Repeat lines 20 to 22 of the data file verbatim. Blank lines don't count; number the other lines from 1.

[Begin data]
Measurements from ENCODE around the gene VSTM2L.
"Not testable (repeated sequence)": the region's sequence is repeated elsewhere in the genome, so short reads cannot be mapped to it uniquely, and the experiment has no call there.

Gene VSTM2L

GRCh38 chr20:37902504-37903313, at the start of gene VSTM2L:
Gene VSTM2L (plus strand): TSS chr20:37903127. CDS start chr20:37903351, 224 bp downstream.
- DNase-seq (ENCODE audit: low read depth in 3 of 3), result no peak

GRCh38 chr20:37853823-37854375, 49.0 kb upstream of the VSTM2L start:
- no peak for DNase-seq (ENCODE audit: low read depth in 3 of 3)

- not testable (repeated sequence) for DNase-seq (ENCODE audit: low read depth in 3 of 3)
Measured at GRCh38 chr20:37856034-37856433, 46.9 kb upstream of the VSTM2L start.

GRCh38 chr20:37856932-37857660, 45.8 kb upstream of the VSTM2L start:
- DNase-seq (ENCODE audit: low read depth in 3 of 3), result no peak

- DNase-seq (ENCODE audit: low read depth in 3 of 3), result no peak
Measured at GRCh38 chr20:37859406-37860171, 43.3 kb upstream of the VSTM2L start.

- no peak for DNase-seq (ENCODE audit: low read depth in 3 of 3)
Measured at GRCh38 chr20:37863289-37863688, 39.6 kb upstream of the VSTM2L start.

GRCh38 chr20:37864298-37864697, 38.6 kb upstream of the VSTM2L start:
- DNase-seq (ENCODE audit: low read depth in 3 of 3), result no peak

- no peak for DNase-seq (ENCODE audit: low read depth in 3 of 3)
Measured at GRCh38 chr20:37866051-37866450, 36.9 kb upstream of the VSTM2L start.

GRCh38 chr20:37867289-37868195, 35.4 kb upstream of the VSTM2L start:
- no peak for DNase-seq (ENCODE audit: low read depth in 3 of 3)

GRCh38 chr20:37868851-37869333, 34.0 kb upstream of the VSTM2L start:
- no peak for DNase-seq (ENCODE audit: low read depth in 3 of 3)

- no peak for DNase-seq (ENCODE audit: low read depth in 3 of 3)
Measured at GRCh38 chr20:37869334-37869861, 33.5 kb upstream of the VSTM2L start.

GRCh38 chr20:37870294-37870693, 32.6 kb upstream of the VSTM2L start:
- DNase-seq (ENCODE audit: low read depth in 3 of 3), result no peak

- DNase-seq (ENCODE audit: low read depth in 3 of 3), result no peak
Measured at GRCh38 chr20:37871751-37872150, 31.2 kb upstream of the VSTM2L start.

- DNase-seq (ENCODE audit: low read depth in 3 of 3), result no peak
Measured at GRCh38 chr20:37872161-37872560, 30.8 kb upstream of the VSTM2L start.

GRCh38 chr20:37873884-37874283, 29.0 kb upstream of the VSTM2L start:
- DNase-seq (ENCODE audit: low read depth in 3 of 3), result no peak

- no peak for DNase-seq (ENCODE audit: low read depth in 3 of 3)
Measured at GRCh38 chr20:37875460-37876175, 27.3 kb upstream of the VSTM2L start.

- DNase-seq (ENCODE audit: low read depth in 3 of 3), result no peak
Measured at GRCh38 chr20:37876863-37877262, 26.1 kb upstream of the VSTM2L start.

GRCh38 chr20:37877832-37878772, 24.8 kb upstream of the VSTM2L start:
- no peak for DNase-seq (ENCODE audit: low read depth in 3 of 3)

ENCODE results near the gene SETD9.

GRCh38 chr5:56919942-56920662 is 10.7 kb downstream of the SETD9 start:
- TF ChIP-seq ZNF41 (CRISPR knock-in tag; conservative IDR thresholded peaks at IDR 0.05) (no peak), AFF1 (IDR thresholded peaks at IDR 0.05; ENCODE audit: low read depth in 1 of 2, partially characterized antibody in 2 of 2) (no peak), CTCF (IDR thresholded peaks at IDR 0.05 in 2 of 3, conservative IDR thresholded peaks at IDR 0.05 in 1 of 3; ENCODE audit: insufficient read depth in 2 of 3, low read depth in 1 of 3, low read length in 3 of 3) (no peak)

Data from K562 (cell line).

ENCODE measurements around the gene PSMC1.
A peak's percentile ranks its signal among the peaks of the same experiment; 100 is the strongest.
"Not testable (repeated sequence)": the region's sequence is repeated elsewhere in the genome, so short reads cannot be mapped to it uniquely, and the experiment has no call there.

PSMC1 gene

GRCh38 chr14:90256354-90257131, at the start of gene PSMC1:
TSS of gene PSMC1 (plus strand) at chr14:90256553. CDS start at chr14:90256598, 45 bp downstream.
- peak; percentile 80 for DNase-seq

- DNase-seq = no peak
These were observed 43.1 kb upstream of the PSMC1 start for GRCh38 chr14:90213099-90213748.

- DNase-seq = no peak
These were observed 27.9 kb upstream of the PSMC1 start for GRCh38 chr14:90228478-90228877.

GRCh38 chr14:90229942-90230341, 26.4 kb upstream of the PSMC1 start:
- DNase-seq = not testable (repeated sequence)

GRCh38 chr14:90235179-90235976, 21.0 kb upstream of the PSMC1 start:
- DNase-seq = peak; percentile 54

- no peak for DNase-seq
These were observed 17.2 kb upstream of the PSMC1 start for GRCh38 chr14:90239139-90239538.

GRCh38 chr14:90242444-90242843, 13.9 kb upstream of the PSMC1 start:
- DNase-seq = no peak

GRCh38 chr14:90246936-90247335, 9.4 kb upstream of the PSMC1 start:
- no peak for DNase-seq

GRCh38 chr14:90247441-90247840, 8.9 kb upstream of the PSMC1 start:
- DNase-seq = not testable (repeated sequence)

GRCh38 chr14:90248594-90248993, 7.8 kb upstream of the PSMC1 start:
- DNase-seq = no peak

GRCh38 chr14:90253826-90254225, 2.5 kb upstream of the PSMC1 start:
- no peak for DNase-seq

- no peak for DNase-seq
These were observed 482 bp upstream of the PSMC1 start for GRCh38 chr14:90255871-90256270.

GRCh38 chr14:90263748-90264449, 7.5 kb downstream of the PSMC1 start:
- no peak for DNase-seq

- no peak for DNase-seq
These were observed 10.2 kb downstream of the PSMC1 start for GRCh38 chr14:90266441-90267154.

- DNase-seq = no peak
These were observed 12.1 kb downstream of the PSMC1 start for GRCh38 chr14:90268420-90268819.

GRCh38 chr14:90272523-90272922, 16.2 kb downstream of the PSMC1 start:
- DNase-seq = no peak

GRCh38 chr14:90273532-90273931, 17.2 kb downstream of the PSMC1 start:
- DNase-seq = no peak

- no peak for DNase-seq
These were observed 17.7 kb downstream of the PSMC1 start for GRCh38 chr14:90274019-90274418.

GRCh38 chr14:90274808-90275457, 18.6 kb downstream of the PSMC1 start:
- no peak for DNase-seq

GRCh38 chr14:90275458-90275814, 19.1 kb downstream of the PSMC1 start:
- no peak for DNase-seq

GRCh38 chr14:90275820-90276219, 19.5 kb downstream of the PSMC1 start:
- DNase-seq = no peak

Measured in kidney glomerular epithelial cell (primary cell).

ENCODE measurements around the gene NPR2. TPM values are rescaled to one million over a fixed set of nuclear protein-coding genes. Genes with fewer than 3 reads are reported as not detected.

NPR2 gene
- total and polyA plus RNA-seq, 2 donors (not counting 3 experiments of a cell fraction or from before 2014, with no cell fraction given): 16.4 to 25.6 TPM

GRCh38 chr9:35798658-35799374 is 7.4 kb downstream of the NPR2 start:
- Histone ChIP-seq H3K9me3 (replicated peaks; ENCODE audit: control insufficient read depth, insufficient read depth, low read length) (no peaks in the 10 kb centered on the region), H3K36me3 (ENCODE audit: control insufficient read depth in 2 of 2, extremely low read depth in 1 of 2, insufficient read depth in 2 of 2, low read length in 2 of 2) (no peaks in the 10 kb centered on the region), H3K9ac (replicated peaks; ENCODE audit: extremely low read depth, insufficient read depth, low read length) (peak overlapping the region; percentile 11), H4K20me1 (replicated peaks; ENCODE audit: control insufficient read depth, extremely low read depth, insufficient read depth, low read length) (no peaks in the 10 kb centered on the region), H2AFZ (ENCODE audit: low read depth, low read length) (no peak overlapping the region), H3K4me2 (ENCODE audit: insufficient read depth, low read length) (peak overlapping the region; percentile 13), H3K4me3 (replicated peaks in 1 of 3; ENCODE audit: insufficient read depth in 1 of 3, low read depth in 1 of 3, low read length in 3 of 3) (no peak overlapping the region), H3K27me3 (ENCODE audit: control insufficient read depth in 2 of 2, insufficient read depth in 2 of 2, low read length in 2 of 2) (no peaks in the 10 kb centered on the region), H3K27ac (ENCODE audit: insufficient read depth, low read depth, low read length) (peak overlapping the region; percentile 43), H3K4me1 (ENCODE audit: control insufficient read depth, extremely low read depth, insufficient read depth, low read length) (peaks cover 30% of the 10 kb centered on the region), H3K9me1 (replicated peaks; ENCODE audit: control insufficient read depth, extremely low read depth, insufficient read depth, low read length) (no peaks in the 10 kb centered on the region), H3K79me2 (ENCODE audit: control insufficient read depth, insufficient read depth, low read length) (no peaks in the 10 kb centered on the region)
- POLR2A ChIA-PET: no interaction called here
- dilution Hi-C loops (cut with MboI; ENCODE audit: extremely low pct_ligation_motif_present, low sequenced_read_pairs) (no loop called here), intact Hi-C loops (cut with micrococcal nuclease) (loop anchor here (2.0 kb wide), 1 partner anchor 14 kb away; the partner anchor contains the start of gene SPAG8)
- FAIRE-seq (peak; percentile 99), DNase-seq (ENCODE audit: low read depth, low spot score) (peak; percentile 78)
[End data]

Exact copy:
Measured at GRCh38 chr20:37866051-37866450, 36.9 kb upstream of the VSTM2L start.

GRCh38 chr20:37867289-37868195, 35.4 kb upstream of the VSTM2L start:
- no peak for DNase-seq (ENCODE audit: low read depth in 3 of 3)